Weekly Market Update – October 4, 2019

I want everyone to take a minute to remember this week as the first time we got a really bullish report from USDA in quite some time. However, this report was only about 2018 crop, not the crop in the field with all the uncertainty that it still has. This report did not help us understand any more of the questions we all still have about the current crop of corn but it did significantly reduce the bushels we are carrying into this year so it significantly reduced the buffer we have to absorb a production shortfall this year. USDA estimated corn stocks 314 million bushels less than the trade expected and 69 million bushels less on beans. These are almost record adjustments in both corn and beans and it means one of two things. Either USDA has been underestimating demand or they missed the yield from last years crop. Last year we had very little weather adversity planting or harvesting so it does not speak well for USDA’s ability to estimate yield (in a good year, much less a challenging year) if that is where the error came from.  

The stocks report on Monday did not give us any information about the current crop in the field that we have so many questions about but it did take 300 million bushels off of the balance sheet. It is a big step in the right direction but we need more. We need some more help from USDA. The crop is still very behind but the late summer weather has taken the threat of an early frost. The long growing season has not fixed all the ills from the planting season, but it did not make them worse. There will still be a penalty for mudding in the crop late, but it will not be as big as it could have been if the growing season got stopped early by frost. Harvest progress has been very slow in the Midwest due to the late crop. Harvest progress was only reported at 11% this week compared to the average of 19%. I foresee that falling further behind the average as we move through due to most of the Southeast being harvested now. We were harvesting almost on schedule and keeping the percentage advancing. Anecdotally, the yields from the Midwest have been a little disappointing, and the early corn will be the best corn. However, anecdotal yields do not provide enough hard data to move the market. We get USDA’s October supply and demand update Oct 10th (Thursday). It remains to be seen how (or if) they will adjust yield. Despite getting updated FSA data, if the USDA does not update acreage and yield next week, the market will not expect it until we get closer to the new year.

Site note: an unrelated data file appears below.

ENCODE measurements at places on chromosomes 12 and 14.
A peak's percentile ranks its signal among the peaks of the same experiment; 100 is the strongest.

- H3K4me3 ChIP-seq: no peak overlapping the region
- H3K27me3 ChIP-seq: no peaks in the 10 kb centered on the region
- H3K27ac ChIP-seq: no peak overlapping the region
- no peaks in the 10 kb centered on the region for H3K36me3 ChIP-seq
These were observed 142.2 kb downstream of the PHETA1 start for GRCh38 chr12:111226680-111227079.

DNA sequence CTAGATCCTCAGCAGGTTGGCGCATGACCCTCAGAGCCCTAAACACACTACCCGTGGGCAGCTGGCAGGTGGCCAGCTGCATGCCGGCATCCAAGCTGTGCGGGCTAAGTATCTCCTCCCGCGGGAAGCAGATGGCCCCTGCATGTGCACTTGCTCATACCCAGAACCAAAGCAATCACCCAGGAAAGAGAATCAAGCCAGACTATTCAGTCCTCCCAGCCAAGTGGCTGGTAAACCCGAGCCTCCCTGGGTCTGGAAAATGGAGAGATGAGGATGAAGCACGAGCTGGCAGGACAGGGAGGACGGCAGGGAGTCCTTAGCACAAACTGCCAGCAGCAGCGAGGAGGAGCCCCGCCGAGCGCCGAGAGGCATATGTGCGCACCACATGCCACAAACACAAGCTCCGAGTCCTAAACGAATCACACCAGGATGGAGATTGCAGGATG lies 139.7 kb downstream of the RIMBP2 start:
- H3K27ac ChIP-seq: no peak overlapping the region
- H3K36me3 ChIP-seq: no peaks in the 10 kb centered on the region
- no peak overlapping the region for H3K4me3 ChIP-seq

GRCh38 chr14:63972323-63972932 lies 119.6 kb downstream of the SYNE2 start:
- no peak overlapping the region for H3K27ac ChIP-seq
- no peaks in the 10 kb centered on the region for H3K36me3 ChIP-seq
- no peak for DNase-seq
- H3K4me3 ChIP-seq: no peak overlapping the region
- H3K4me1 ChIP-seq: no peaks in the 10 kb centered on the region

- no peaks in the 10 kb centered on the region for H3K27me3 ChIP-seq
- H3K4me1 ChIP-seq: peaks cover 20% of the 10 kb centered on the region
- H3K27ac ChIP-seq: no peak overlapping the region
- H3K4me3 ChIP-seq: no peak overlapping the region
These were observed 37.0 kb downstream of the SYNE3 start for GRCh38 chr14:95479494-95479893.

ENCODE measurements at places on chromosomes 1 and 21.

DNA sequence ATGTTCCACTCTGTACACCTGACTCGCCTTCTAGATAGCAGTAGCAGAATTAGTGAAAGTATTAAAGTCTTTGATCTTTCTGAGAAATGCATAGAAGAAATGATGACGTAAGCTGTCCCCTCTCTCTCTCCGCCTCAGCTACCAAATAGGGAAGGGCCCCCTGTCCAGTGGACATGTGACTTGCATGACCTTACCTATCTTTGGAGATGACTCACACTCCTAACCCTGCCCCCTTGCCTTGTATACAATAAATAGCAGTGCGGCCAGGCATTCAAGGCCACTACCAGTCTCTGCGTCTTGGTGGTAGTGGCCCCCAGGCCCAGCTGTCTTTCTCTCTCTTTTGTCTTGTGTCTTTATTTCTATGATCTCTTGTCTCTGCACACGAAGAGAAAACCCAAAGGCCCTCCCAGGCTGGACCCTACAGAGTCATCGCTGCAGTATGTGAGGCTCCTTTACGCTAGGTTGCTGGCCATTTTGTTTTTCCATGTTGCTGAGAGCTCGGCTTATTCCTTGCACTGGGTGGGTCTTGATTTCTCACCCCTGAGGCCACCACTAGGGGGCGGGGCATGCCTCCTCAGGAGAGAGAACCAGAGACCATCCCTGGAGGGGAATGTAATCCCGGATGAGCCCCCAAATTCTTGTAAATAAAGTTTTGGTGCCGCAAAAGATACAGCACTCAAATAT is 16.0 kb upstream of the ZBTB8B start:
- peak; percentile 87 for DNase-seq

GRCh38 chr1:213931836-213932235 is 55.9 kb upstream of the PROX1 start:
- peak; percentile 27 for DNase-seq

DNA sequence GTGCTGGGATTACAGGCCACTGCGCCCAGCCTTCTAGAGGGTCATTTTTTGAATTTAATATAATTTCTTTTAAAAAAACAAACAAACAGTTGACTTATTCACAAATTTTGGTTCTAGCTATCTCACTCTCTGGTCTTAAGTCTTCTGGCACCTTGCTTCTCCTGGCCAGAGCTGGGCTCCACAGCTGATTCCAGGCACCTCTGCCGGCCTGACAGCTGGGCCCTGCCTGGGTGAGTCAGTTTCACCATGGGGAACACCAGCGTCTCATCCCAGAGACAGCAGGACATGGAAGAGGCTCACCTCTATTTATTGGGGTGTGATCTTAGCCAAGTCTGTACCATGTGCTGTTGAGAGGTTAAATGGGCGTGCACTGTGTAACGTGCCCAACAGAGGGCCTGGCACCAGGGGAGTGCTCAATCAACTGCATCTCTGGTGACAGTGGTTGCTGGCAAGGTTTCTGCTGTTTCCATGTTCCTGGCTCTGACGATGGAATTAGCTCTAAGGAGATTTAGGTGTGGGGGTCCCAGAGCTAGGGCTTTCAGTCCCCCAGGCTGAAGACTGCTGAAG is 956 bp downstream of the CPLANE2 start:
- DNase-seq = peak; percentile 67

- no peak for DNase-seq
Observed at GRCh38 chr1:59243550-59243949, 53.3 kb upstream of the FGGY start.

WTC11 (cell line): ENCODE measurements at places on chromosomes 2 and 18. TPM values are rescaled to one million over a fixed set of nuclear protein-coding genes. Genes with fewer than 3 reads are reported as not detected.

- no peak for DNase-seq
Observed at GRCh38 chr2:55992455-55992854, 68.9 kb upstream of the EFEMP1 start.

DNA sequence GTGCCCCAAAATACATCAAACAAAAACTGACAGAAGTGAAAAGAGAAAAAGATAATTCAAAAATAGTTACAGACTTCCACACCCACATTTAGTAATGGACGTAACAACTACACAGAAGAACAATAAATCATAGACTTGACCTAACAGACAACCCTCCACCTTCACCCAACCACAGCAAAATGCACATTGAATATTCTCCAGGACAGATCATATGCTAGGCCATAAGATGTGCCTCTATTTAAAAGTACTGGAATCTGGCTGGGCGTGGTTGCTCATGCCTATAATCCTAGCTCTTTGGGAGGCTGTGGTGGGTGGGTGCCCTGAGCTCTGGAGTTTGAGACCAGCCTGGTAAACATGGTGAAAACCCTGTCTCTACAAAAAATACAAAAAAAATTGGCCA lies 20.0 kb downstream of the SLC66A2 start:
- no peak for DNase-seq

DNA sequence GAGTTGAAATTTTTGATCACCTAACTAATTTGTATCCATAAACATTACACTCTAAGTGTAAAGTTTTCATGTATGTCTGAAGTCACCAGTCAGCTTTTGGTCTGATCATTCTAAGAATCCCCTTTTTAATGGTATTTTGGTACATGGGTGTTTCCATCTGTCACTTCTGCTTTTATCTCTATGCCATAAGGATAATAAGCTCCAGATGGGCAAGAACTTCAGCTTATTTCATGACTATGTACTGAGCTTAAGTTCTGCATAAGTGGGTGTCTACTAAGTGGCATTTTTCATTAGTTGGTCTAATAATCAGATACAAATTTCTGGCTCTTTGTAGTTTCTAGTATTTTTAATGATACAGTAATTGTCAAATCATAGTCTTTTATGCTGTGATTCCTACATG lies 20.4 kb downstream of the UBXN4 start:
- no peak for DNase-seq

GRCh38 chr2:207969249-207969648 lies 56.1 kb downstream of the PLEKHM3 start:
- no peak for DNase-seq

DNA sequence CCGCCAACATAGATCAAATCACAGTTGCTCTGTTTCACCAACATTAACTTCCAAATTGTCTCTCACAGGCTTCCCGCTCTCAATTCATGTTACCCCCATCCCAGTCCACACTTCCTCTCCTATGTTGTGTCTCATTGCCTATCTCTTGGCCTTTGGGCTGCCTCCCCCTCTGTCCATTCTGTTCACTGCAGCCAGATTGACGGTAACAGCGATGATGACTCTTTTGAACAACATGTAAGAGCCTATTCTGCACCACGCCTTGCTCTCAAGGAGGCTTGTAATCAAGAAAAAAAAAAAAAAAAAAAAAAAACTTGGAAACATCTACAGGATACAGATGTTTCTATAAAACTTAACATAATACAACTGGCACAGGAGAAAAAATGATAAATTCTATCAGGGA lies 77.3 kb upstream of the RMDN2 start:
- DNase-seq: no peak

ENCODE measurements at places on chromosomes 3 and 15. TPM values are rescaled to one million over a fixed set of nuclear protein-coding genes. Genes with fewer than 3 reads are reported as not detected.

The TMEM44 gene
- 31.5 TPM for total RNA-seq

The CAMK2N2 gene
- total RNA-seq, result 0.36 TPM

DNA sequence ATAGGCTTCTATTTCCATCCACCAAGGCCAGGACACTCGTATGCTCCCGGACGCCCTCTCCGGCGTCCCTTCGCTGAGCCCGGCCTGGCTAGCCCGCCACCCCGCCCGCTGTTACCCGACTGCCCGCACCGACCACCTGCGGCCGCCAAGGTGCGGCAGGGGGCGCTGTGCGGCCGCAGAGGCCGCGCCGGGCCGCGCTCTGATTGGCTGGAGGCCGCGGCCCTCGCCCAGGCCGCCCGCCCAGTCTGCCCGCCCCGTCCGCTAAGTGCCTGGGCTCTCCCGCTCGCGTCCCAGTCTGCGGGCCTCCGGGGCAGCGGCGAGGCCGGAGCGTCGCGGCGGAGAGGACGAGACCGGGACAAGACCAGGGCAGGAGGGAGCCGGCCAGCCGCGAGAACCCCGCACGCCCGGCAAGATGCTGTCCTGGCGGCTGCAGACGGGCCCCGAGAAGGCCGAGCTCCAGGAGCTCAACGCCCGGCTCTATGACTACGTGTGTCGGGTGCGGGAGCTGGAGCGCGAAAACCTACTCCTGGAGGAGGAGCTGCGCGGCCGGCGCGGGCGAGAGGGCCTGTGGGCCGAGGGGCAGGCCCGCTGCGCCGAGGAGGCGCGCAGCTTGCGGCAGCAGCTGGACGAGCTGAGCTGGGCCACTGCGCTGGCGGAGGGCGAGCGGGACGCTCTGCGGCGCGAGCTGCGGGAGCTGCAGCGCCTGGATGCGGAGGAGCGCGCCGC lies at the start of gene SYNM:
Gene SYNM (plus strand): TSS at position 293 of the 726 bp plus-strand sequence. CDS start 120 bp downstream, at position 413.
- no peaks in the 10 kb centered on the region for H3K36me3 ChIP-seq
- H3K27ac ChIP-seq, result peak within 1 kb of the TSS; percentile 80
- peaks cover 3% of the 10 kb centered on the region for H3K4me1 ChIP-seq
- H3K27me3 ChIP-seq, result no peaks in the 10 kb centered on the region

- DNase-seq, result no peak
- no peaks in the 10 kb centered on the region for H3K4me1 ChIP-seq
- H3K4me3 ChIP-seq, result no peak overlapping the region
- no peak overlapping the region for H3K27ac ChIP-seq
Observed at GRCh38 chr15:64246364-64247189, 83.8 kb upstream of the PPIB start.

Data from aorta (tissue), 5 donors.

Corn has now traded 40 cents higher than the low that was hit in early Sept. We are close to $4 on the Dec and above $4 on the March. Basis is at record (or near record) levels in almost all markets in the Southeast (and the Midwest) even with the big imports from South America. If you need cash, you should scale in sales. If you have not priced much of your crop, you should scale in sales. This is a good opportunity to catch up on sales. We all want the board to go higher. There is still a lot of uncertainty in acreage and yield that if it goes our way it will make the board go higher. However, if it does not go our way there is downside from here too. We just came from $3.50. We need to manage risk here, not try to hit the top of the market! Scale in sales! Whenever you sell 2019 crop, you need to sell a little bit of 2020 crop corn as well. $4+ dec futures should be $5+ Jan corn.